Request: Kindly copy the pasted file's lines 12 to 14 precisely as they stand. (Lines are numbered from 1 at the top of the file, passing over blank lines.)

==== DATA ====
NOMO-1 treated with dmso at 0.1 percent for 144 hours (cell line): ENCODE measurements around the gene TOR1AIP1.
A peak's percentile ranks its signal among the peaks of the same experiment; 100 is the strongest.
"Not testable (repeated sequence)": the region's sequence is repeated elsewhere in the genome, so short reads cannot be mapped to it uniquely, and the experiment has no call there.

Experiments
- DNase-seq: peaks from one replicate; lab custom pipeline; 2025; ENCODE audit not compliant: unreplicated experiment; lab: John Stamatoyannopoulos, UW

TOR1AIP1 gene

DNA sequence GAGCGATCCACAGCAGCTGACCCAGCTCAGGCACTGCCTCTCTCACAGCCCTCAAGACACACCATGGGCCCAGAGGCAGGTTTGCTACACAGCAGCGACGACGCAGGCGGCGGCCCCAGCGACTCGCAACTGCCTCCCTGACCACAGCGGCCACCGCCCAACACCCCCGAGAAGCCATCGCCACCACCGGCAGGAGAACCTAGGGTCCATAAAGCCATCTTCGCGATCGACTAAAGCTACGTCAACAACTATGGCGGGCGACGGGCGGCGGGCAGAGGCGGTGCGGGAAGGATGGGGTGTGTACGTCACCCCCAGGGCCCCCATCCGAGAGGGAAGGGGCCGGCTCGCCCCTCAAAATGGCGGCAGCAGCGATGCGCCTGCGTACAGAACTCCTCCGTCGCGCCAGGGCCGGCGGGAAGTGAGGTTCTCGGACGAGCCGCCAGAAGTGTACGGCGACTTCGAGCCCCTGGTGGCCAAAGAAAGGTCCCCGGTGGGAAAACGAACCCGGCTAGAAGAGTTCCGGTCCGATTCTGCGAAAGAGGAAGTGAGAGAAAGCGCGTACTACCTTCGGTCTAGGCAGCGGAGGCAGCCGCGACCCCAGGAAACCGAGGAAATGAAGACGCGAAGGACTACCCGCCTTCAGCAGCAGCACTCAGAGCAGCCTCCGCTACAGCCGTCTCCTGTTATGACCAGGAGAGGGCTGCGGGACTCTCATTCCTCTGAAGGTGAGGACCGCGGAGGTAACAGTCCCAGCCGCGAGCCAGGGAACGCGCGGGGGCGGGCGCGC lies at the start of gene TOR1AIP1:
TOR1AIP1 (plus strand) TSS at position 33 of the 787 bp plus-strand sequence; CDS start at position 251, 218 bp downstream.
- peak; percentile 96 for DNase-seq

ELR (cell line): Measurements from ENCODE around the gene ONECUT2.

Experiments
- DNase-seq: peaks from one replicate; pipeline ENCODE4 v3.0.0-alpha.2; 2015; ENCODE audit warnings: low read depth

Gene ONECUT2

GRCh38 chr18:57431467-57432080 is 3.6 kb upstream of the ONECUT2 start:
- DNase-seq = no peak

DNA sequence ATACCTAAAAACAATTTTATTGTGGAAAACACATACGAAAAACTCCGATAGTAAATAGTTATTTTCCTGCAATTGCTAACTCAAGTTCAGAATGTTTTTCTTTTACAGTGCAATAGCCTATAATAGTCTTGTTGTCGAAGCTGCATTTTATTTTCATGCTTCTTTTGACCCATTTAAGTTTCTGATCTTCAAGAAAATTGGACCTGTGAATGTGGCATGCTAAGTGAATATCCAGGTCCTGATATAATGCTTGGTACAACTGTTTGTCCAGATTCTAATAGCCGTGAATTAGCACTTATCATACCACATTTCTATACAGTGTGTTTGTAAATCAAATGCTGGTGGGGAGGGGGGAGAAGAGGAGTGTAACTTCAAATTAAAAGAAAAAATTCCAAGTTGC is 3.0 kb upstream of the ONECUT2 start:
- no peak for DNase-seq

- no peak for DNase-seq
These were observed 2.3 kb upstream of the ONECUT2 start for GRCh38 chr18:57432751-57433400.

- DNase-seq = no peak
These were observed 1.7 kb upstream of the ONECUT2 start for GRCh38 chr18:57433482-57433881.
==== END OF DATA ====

- DNase-seq: peaks from one replicate; pipeline ENCODE4 v3.0.0-alpha.2; 2015; ENCODE audit warnings: low read depth

Gene ONECUT2

GRCh38 chr18:57431467-57432080 is 3.6 kb upstream of the ONECUT2 start: